1. All bigotry is true to the people who believe it.
Didn't you tell me just a few months ago that you're just a moral relativist, not an epistemic relativist, and that my characterization of you as a relativist (without adjective) was unfair? If so, then you must be aware of the distinction between something being
true and it seeming
true to someone.
Consider, for example, the statements "I hate Jews because they sacrifice babies in their rituals" and "I hate murderers because they kill people". The former is bigoted and hate speech, the latter is neither. The difference is that the implied factual premise is false in the first case (Jews don't sacrifice babies) and true in the second (murderers do kill people). It does not matter that the former premise may seem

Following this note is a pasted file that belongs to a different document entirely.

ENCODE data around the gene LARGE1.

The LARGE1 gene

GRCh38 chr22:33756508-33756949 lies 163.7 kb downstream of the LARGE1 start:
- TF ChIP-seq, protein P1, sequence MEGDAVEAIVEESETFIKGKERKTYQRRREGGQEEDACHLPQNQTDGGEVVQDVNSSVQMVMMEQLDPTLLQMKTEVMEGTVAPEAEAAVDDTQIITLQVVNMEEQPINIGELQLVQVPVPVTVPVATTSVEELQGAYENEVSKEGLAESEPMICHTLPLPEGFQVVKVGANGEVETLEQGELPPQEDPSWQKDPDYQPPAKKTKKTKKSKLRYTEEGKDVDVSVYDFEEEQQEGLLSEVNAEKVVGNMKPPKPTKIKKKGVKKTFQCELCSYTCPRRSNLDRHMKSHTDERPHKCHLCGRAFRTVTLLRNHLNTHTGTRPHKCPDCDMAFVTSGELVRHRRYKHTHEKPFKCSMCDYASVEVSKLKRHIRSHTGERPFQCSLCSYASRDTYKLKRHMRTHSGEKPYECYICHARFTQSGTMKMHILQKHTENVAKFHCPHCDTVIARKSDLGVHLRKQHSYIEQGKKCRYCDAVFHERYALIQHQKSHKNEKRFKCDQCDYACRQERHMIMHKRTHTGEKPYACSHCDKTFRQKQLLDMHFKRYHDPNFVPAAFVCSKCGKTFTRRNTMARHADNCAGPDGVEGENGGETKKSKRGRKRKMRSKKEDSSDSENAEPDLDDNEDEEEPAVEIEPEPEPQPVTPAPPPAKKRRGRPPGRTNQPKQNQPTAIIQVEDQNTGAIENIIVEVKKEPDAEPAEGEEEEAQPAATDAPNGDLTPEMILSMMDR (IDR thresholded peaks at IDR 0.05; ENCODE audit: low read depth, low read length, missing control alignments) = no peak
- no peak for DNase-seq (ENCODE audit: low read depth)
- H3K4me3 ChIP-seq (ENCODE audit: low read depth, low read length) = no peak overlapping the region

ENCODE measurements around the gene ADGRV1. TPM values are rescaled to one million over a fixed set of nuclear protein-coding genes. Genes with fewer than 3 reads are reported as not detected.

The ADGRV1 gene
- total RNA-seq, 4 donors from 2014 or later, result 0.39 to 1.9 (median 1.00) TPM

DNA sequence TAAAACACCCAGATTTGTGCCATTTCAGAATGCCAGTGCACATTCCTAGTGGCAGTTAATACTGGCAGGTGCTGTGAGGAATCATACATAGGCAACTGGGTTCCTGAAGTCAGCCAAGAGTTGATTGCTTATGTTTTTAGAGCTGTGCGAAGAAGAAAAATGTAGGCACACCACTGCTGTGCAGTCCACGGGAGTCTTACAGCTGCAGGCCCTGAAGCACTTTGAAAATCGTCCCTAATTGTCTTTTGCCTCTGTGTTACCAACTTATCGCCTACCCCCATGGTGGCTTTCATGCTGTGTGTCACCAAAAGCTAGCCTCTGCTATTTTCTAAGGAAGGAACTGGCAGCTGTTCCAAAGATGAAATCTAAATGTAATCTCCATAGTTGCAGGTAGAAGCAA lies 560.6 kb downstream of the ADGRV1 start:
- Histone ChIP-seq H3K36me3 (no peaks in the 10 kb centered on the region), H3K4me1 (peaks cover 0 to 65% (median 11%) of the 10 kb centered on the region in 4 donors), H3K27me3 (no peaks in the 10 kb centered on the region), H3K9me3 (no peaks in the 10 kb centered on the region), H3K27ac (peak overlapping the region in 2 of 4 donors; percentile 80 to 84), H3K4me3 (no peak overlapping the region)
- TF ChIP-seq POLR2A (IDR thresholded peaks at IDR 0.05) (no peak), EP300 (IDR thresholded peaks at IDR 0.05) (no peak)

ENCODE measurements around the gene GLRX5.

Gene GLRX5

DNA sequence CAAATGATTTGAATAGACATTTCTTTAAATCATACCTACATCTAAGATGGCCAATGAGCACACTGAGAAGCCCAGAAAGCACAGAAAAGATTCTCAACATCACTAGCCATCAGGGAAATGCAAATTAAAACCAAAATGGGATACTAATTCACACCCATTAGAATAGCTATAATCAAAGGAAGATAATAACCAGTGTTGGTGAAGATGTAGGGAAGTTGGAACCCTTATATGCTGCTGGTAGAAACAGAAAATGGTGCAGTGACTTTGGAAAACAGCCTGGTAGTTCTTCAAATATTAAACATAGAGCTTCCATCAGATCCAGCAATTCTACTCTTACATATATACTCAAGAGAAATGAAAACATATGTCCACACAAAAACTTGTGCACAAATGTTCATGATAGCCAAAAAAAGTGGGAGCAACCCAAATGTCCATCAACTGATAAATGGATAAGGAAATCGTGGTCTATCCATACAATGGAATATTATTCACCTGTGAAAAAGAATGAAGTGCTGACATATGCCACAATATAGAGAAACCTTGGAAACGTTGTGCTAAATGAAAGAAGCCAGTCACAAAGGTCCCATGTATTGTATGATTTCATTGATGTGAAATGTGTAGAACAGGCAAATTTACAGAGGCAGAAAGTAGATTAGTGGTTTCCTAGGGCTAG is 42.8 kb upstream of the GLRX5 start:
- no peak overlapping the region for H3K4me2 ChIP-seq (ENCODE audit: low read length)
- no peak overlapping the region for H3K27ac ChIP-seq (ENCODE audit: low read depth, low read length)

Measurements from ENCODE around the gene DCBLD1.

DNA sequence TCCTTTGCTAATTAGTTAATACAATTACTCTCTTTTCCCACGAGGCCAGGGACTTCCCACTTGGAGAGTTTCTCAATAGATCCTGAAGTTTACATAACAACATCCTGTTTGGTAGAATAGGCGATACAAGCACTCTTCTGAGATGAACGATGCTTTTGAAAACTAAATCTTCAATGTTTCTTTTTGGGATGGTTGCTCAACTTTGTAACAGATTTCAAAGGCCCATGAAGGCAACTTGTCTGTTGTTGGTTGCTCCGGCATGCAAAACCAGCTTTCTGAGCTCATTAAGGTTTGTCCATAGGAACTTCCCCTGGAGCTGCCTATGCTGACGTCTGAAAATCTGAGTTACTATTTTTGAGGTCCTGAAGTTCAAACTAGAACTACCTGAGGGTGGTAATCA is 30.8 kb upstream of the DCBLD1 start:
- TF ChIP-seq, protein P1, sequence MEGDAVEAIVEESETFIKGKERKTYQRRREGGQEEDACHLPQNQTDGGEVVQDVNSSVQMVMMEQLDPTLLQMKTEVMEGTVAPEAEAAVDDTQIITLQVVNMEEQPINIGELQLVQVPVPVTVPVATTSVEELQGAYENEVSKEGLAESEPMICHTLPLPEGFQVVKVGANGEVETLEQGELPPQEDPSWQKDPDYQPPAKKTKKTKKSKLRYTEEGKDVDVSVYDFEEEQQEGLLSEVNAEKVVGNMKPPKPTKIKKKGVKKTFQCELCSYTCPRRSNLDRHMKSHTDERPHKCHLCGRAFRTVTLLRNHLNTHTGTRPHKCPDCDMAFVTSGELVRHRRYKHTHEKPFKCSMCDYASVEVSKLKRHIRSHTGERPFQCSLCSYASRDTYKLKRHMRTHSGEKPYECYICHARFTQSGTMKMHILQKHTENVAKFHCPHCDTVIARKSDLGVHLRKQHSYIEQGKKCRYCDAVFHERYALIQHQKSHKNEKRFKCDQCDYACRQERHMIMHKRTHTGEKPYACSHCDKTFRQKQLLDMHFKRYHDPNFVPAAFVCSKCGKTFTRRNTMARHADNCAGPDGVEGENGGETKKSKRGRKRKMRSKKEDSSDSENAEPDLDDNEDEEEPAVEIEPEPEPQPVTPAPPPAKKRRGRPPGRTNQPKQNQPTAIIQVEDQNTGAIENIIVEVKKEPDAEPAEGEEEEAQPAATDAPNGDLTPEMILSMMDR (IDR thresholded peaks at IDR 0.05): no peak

as true to the antisemite as the latter does to opponents of murder.
Now where on this spectrum should we place the statement, "I hate the Catholic Church because it has systematically treated child-molesting priests better than the children they molested"? I would place it in the second category, because the factual premise is true, whether it offends the church to hear it or not.
2. I suspect you did this on purpose, I am not quite sure. I did find it funny. "Love the Sinner, hate the sin" is a common rational for homophobic rhetoric. I don't find either version very consistent or compelling.
Yes, I did that on purpose. And if the factual premises of the homophobic rhetoric were true, it would
be a perfectly consistent position. For example, "hate the cancer, love the patient" is perfectly fine. But of course, the premises of anti-gay rhetoric are not true. That's the problem with the rhetoric, not the distinction between a group and its members.